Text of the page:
Today I finished May Sarton’s 1975-1976 journal, A House By the Sea. In it she writes that for her , the muse has always been female. Though I write so often about what I generalize as “women’s concerns,” my muses have for the most part been decidedly male. By muse, in this context, I don’t mean the general inspirational element, but rather a real person who has directly inspired a poem. In Chicago, I wrote a lot about Ross Bon who led a jump blues outfit, the Mighty Blue Kings. While I was studying for my MFA, my muse was a blues-playing professor in the Lit department. Currently, it’s Michael Fassbender, though his museship seems somewhat different from his predecessors in that I’m not responding directly to him but using his words from an interview, which have already gone through the filter of someone else’s editor. Though I suppose one could argue that it’s because I was so powerfully affected by him as an actor that I decided to seek out his interviews as source text in the first place.

While I generally have a crush on my muse, not all of my crushes become muses. I’ve never once felt inspired to write anything because of George Clooney. And while my earnest sixteen-year-old self (hand) wrote a moving, shocking, gripping, hearbreaking , tearjerking, postively awful screenplay that was supposed to star Matt Dillon, even this earliest love of my life hasn’t inspired any poems.

I couldn’t even begin to tell you what makes someone a muse for me. They capture my imagination for some reason but to articulate that reason is beyond me. It’s not mere attractiveness, though, in my eyes, at least the ones I’ve named above are quite handsome. But it’s something to do with their talent and, even moreso, their ability in their performances or with their very presence to literally drive me out of my head for a moment. To get me past the editors, the censors, the dot-connectors that all crowd my head to the secret place where the poems wait.

My mother—and my father to a lesser degree—are central figures in my work but I don’t know that I’d consider them muses. They’re far too bound up in who I am. It’s as if when I write about them, as I try to unravel the self I’ve become, it’s an excavation. While the poems that are muse-born are a journey. In both cases the endpoint is unknown but it seems to me a different type of discovery. One’s a sloughing off to find the song that’s already there, perhaps, while the other is a new song entirely. No, that sounds entirely too pat. I think maybe one is a spiraling inward while the other is a spiraling outward. And this is, of course, speaking as if the processes really are that divergent, when it is more true to say that the places where the lines are blurry are much more numerous than the places in which they are distinct.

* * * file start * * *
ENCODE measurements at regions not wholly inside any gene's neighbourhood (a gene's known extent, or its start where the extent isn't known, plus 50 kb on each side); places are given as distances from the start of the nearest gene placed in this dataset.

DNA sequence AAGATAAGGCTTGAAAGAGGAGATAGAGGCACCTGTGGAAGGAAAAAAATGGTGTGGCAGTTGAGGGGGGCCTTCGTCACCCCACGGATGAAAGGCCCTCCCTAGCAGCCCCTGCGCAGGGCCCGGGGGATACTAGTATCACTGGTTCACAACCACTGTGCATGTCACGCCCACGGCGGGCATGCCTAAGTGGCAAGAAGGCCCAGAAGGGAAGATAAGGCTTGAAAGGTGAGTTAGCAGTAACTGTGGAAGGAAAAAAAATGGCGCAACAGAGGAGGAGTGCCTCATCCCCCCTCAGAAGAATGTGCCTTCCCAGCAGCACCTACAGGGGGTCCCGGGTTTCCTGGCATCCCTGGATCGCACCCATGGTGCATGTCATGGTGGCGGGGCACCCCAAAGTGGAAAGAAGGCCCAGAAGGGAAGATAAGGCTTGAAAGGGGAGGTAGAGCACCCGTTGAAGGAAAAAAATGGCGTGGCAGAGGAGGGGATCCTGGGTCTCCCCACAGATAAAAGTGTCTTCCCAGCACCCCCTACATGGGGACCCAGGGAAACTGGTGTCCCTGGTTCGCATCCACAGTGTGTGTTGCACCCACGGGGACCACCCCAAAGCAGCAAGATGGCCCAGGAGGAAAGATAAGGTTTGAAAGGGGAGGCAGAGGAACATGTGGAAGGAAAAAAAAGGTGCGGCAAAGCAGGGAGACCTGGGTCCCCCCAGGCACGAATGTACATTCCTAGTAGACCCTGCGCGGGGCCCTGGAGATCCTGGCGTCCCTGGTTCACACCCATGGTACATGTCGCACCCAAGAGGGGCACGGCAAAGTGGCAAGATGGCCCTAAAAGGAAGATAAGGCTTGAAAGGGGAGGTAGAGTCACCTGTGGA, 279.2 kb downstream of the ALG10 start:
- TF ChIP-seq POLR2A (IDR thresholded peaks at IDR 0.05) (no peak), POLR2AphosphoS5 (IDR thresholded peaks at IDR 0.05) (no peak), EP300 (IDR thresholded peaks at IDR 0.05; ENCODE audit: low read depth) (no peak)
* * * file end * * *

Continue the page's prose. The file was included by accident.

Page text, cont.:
I should add that I have had women muses. Billie Holiday is a motif through many of my early poems, and even relatively new ones like “The Makers of Memorials.” And Eva Cassidy. I don’t know if Colette and May Sarton can be considered muses or if they are merely influences, and perhaps there isn’t really a difference.

But that’s enough about me and my muses….what have you to say about yours?

Where We Are vs. Where We Thought We Would Be

Text and images by Meaghan Mountford


Hello Paulette’s world,

Thank you for letting me visit today! Paulette is a dear friend, so I’m honored to share space with her here. I’m selfishly relishing the opportunity of Paulette’s convalescence to delve deeper than my sugar bowl. Usually I’m over at my own blog decorating cookies and drawing on marshmallows.

It stumps me when people ask what I do. How do I concisely sum up my day without trivializing what I do, or without making it more important than it is? I say I’m “sort of a food writer.” Maintaining a blog, let alone building it, takes a heckuvalot more than just throwing cupcakes in the oven and painting on marshmallows. Then again, I’m not curing anything. I make money blogging, which lets me say it’s a real job. But it’s not much, so it’s not really a real job. But I wrote two cookbooks, so that’s something, right? Oh yeah, I’m home with a newborn and a five-year old. That sucks most of my day right there.

Why over-explain? Because no matter how good a place I may occupy, I’m not exactly where I envisioned with my work. It’s more than simply not being there yet (though given the unrealistic perfection I demand of myself, I never will be, but that’s a discussion for Paulette’s next surgery). It’s about where I’ve ended up at age 40 and the need to convey to others (and by “others,” I mean “myself,” of course) that it’s big enough.